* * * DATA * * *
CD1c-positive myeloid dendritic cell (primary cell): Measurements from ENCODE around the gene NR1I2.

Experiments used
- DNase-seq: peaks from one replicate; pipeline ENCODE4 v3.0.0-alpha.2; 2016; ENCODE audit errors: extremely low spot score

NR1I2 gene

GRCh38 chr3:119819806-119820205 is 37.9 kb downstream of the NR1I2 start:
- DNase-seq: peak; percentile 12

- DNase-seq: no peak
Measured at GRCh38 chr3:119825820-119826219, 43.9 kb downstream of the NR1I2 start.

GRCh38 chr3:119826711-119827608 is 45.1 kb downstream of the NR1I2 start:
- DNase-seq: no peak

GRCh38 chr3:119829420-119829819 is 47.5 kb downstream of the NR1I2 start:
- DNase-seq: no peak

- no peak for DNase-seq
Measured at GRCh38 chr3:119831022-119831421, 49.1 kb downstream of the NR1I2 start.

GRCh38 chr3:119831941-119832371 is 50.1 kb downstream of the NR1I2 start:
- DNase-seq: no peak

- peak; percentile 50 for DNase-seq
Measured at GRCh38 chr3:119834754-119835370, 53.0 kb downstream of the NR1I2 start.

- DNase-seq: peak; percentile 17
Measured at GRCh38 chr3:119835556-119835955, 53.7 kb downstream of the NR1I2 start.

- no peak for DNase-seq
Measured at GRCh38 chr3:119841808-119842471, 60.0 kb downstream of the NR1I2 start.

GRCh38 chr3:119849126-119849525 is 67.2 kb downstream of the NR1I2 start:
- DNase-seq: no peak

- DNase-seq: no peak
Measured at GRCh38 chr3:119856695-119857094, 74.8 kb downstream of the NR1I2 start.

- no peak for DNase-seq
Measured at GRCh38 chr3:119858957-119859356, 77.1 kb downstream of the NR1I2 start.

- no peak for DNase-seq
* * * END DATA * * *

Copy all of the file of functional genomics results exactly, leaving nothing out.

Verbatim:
CD1c-positive myeloid dendritic cell (primary cell): Measurements from ENCODE around the gene NR1I2.

Experiments used
- DNase-seq: peaks from one replicate; pipeline ENCODE4 v3.0.0-alpha.2; 2016; ENCODE audit errors: extremely low spot score

NR1I2 gene

GRCh38 chr3:119819806-119820205 is 37.9 kb downstream of the NR1I2 start:
- DNase-seq: peak; percentile 12

- DNase-seq: no peak
Measured at GRCh38 chr3:119825820-119826219, 43.9 kb downstream of the NR1I2 start.

GRCh38 chr3:119826711-119827608 is 45.1 kb downstream of the NR1I2 start:
- DNase-seq: no peak

GRCh38 chr3:119829420-119829819 is 47.5 kb downstream of the NR1I2 start:
- DNase-seq: no peak

- no peak for DNase-seq
Measured at GRCh38 chr3:119831022-119831421, 49.1 kb downstream of the NR1I2 start.

GRCh38 chr3:119831941-119832371 is 50.1 kb downstream of the NR1I2 start:
- DNase-seq: no peak

- peak; percentile 50 for DNase-seq
Measured at GRCh38 chr3:119834754-119835370, 53.0 kb downstream of the NR1I2 start.

- DNase-seq: peak; percentile 17
Measured at GRCh38 chr3:119835556-119835955, 53.7 kb downstream of the NR1I2 start.

- no peak for DNase-seq
Measured at GRCh38 chr3:119841808-119842471, 60.0 kb downstream of the NR1I2 start.

GRCh38 chr3:119849126-119849525 is 67.2 kb downstream of the NR1I2 start:
- DNase-seq: no peak

- DNase-seq: no peak
Measured at GRCh38 chr3:119856695-119857094, 74.8 kb downstream of the NR1I2 start.

- no peak for DNase-seq
Measured at GRCh38 chr3:119858957-119859356, 77.1 kb downstream of the NR1I2 start.

- no peak for DNase-seq